How to change workforce savings culture

12 February 2018

This article was featured in the March 2018 issue of the magazine.

Steve Butler, chief executive officer at Punter Southall Aspire, sets out five steps to modify employee behaviour

This year many employers will be looking at how to improve their employee engagement and communication around pensions and retirement savings. With 6 April heralding a rise in the minimum contribution required for qualified schemes, the risk of employees opting out of their schemes will increase, making the challenge even harder. 

This could mean for example, if contributions are based on qualifying earnings, these will increase from their current level of 2% to 5%. Employers will pay a 2% minimum, with the remainder being paid by the employee.

Currently, employees only need to pay 1%, so this change represents a notable increase in their contributions. This minimum rises again on to 8% on 6 April 2019. Employers will pay a 3% minimum and employees the remainder.

While many employees understand that every extra penny paid into their pension will serve them well in the future, for those who see retirement as a long way off, this could be viewed as a cut in their take-home pay. 

 

Reducing risk of opting out

Employers can play an important role in changing people’s views of saving for retirement, but we all know that changing behaviour can be easier said than done. 

Employees will need to understand what changes are being introduced and be persuaded of the long-term benefits of not opting out. One way to do this is to help them visualise what their retirement will be like if they fail to save enough and only make the minimum contributions.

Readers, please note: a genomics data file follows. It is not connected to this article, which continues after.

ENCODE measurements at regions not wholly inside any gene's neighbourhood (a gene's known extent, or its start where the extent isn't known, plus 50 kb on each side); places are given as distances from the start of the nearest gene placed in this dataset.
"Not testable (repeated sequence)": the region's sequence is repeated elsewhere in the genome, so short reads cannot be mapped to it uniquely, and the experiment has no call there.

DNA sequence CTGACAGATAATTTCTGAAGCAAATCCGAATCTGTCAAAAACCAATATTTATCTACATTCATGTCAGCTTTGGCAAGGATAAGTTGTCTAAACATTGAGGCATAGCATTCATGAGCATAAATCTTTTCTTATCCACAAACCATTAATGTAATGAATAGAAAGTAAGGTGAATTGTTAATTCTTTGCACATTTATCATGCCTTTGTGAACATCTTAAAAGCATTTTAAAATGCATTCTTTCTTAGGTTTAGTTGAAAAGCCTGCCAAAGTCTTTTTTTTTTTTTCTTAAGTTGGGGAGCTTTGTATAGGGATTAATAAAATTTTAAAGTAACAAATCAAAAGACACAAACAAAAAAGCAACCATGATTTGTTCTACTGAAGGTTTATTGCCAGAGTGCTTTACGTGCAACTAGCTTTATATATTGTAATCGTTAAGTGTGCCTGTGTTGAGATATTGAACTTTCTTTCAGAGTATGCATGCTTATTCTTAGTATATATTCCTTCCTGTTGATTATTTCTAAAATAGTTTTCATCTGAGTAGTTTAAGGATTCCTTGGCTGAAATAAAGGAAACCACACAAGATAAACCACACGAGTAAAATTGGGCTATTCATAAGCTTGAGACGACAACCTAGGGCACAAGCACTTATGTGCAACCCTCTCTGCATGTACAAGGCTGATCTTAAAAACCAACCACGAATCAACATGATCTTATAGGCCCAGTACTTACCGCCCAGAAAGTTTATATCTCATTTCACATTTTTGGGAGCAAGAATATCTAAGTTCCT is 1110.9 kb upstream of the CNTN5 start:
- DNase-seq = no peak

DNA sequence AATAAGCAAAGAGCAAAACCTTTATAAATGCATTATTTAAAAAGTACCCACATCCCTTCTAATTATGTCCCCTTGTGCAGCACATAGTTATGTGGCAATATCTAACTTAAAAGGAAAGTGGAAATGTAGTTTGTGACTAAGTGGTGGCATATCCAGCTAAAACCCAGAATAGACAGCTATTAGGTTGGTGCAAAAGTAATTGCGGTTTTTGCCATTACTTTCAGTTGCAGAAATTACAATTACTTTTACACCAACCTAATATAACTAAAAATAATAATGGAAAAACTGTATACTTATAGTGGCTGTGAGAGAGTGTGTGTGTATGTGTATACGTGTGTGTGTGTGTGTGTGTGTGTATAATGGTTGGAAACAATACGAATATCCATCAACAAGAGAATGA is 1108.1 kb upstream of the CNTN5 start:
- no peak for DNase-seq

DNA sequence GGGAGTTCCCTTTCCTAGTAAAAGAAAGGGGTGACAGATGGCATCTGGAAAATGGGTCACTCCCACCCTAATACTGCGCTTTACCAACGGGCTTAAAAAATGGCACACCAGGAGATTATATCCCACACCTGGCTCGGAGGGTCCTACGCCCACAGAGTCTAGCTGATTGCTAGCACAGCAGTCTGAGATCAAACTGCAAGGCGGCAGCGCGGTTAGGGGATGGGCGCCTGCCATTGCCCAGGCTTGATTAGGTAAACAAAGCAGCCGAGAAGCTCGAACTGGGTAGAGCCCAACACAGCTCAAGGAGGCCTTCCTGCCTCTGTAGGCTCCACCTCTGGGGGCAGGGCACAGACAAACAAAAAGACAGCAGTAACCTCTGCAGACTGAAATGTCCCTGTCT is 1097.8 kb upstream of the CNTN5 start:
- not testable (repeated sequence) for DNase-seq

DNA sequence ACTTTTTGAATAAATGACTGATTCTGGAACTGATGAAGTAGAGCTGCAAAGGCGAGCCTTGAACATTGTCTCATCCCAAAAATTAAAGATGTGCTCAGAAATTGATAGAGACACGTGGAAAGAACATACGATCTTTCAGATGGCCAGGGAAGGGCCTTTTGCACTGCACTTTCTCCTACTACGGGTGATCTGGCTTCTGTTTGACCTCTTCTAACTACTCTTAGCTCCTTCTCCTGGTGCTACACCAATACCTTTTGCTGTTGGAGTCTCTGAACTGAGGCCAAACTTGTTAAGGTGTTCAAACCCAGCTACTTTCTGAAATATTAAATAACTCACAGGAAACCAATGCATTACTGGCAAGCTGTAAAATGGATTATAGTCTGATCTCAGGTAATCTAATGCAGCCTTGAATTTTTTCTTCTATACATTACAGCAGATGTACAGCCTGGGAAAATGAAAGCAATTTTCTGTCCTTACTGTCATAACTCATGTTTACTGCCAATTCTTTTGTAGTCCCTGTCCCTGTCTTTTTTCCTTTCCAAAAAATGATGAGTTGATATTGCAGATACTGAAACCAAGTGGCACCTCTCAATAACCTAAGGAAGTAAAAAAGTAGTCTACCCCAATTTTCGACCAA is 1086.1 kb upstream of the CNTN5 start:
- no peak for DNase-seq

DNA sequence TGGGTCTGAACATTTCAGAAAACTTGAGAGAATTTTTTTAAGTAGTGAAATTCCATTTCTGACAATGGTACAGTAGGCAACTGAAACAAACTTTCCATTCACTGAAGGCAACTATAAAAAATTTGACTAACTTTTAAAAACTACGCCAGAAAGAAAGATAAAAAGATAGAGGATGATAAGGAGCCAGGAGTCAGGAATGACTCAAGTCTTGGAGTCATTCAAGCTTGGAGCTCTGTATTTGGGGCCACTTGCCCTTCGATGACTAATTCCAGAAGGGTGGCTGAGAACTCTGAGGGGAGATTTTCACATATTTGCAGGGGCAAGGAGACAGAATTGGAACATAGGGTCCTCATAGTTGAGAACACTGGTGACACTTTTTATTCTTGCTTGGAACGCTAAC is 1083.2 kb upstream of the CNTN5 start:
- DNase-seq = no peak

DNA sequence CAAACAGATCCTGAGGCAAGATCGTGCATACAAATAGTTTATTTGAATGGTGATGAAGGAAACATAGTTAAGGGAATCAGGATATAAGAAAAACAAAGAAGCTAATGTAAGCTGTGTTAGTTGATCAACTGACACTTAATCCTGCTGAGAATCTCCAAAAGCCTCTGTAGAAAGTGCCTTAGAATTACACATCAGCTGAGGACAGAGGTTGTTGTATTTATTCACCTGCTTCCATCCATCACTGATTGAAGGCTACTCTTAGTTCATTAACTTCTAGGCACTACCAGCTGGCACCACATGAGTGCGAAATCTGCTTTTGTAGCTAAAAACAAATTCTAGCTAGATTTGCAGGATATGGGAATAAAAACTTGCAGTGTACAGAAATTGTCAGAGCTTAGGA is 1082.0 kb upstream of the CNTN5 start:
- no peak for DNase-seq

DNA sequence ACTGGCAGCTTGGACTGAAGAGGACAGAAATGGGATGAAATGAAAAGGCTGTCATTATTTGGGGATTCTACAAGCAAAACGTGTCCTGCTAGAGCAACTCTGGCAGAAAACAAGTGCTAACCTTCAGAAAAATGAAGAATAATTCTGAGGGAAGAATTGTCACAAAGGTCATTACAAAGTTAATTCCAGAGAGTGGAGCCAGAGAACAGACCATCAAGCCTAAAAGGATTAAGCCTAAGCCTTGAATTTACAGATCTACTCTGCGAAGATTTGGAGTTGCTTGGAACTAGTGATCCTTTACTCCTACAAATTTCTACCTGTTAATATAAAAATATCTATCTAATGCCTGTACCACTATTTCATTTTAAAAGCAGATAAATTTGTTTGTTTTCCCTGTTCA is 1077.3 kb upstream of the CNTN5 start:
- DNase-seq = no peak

Equally, illustrating what a difference small increases in savings could make to the home they live in, the car they drive and where they go on holidays can be a good solution.

According to research from Which? (http://bit.ly/2Ep47j2) couples will need to save £131 each month from the age of twenty to enjoy a comfortable retirement. Those who leave it until they are fifty would need to put away £633 a month – a massive £500 difference. 

However, getting people to take money out of their pocket today to benefit them in twenty, thirty of forty years’ time presents a significant challenge to overall employee engagement strategies and takes even deeper persuasion techniques.

Companies often make the mistake of thinking that getting people to save more is just a question of notifying them of their options, rather than addressing the complex problem of changing deep-seated behaviours. Some even mistakenly believe that a short reference to the legislation in the March newsletter will be sufficient.

For some companies changing behaviour can seem like a mammoth task – one that many may well end up avoiding. But it doesn’t have to be that way. We advocate a five-step model (http://bit.ly/2EHbLFE) to change employees’ behaviour and improve their engagement. 

 

...help them visualise what their retirement will be like if they fail to save enough...

 

Five steps to behavioural change

Our model focuses on the psychological processes people will go through before they will change their attitude and behaviour. It is a bit like buying a car – it is a big investment and can’t be decided overnight.

The first stage is precontemplation, when people are unaware they need to make a change. Next, there is contemplation, when people are planning to make a behavioural change; and then there is preparation, where people have a firm intention to act. The final stages are action and then maintenance – often the biggest challenge as this stage maintains and supports the actions. 

At each stage different methods of communication can be used. These range from face to face events and presentations, digital tools that can help people understand and visualise their retirement savings, through to financial education and online saving dashboards. 

In the precontemplation and contemplation stages, financial education and face to face presentations work well to educate people about pensions and the importance of savings whereas digital tools and dashboards are fantastic ways to help people track their savings and how this will impact their retirement. 

All these different communication methods will help employees to better understand their pensions and change their savings behaviour to plan for a more comfortable retirement. 

Encouraging behavioural change, then putting it in the context of employees’ day-to-day lives will challenge the current status quo in terms of pension and savings engagement. This could mean that 2018 is the year when companies get their workforce excited about pensions.